2020-03-30T08:25:25.066Z,,"{country=US, id=7370049848889092396, label=aliexpress, name=AliExpress, session_id=1585556420300}","","",extension,,8291877052743772122,8281837226426454371,8281837231485163268,1585556420300,ff,11.11.4,,,en-US,"","{city=Rostock, country=DE, region=MV}","{name=Windows, version=10}","{major=68, name=Firefox, version=68.0}",,,2020-03-30T08:25:24.4Z
2020-03-30T08:28:09.825Z,,"{country=US, id=7370049848889092396, label=aliexpress, name=AliExpress, session_id=1585556420300}","","",extension,,8291877052743772122,8281837226426454371,8281837231485163268,1585556420300,ff,11.11.4,,,en-US,"","{city=Rostock, country=DE, region=MV}","{name=Windows, version=10}","{major=68, name=Firefox, version=68.0}",,,2020-03-30T08:28:09.6Z
2020-04-01T10:25:34.637Z,,"{country=US, id=7370049848889092396, label=aliexpress, name=AliExpress, session_id=1585736721600}","","",extension,,8291877052743772122,8281837226426454371,8281837231485163268,1585736673800,ff,11.11.4,,,en-US,"","{city=Hamburg, country=DE, region=HH}","{name=Windows, version=10}","{major=68, name=Firefox, version=68.0}",,,2020-04-01T10:25:33.2Z
2020-04-01T14:55:02.121Z,,"{country=US, id=7370049848889092396, label=aliexpress, name=AliExpress, session_id=1585736721600}","","",extension,,8291877052743772122,8281837226426454371,8281837231485163268,1585736673800,ff,11.11.4,,,en-US,"","{city=Hamburg, country=DE, region=HH}","{name=Windows, version=10}","{major=68, name=Firefox, version=68.0}",,,2020-04-01T14:55:01.5Z
2020-04-02T11:00:35.021Z,,"{country=US, id=7370049848889092396, label=aliexpress, name=AliExpress, session_id=1585820373300}","","",extension,,8291877052743772122,8281837226426454371,8281837231485163268,1585820373200,ff,11.11.4,,,en-US,"","{city=Elmshorn, country=DE, region=SH}","{name=Windows, version=10}","{major=68, name=Firefox, version=68.0}",,,2020-04-02T11:00:34.6Z
2020-04-04T20:12:33.632Z,,"{country=US, id=7370049848889092396, label=aliexpress, name=AliExpress, session_id=1586030876600}","","",extension,,8291877052743772122,8281837226426454371,8281837231485163268,1585989775700,ff,11.11.4,,,en-US,"","{city=Hamburg, country=DE, region=HH}","{name=Windows, version=10}","{major=68, name=Firefox, version=68.0}",,,2020-04-04T20:12:33.2Z
2020-04-22T08:33:30.901Z,,"{country=US, id=133238312198527675, label=steam-powered, name=Steam Store, session_id=1587544407800}","{}","",extension,,8291877052743772122,8281837226426454371,8281837231485163268,1587534152000,ff,12.1.1,,,en-US,"","{city=Hamburg, country=DE, region=HH}","{name=Windows, version=10}","{major=68, name=Firefox, version=68.0}",,,2020-04-22T08:33:30.2Z
2020-05-11T21:04:20.58Z,,"{country=US, id=7360588083760779820, label=adobe, name=Adobe, session_id=1589231040300}","{}","",extension,,8291877052743772122,8281914735067352913,8281914738548402176,1589231026600,ff,12.1.1,,,en-US,"","{city=Heiligenstedten, country=DE, region=SH}","{name=Windows, version=10}","{major=68, name=Firefox, version=68.0}",,,2020-05-11T21:04:20.1Z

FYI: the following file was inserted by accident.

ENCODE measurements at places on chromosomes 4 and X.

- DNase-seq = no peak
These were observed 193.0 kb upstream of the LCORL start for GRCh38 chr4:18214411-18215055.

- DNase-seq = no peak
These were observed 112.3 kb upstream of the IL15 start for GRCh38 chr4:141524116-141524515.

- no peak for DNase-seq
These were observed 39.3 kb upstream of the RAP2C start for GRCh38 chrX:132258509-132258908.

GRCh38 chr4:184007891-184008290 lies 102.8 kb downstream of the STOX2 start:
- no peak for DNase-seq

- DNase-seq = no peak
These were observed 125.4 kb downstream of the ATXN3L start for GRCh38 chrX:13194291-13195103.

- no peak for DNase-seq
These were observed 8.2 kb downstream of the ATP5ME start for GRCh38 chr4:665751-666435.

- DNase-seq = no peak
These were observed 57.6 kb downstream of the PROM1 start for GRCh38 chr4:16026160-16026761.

2020-05-13T15:09:27.998Z,,"{country=US, id=1, label=amazon, name=Amazon, session_id=1589377697100}","{}","",extension,,8291877052743772122,8281837226426454371,8281837231485163268,1589348807400,ff,12.1.1,,,en-US,"","{city=Hanover, country=DE, region=NI}","{name=Windows, version=10}","{major=68, name=Firefox, version=68.0}",,,2020-05-13T15:09:27.8Z

Another worrying aspect: Honey themselves say that they keep this data as long as the user doesn’t explicitly delete their account.1 And even then it isn’t clear whether they will actually delete the history data or just remove the relation to the specific account.

Data collection without an account


But Honey also collect the same data from people who just use the extension without registering for an account. For Malte, the accessing his data was a lot harder, though. The first answer to his request, which explicitly mentioned that he hadn’t created an account but simply used the extension, just told him that they didn’t find an account linked to him and thus weren’t able to comply with his request.

Even after another clarification by Malte and him asking how to obtain the necessary identification details for users without an account, Honey insisted that they didn’t have any personal data on him. When he told them that the right to access according to the GDPR also includes pseudonymised data, they claimed that the extension only generated a local ID. Without an account, they allegedly didn’t have access to this ID and weren’t able to connect the data to Malte:

“If you download the Honey extension, an ID number is generated and saved locally. We don’t have access to this ID number and aren’t able to connect this information or identify this information [sic] until an account is created.”
Honey in an email to Malte (translated from the German original)

Most users would have probably given up after receiving an answer like this, Honey would have been successful in preventing them from making use of their right to access. But as Honey’s statements didn’t seem plausible to us, we have analysed the extension. We were able to confirm that the extensions sends a so-called exv value for every event it reports back to Honey. This value looks something like ff. and contains the browser (ch for Chrome, ff for Firefox), the extension’s version (12.6.3 for example) and unique IDs for the person and device, as this excerpt from the source code of the Honey extension for Google Chrome (version 12.6.3, formatted by the Chrome DevTools) shows: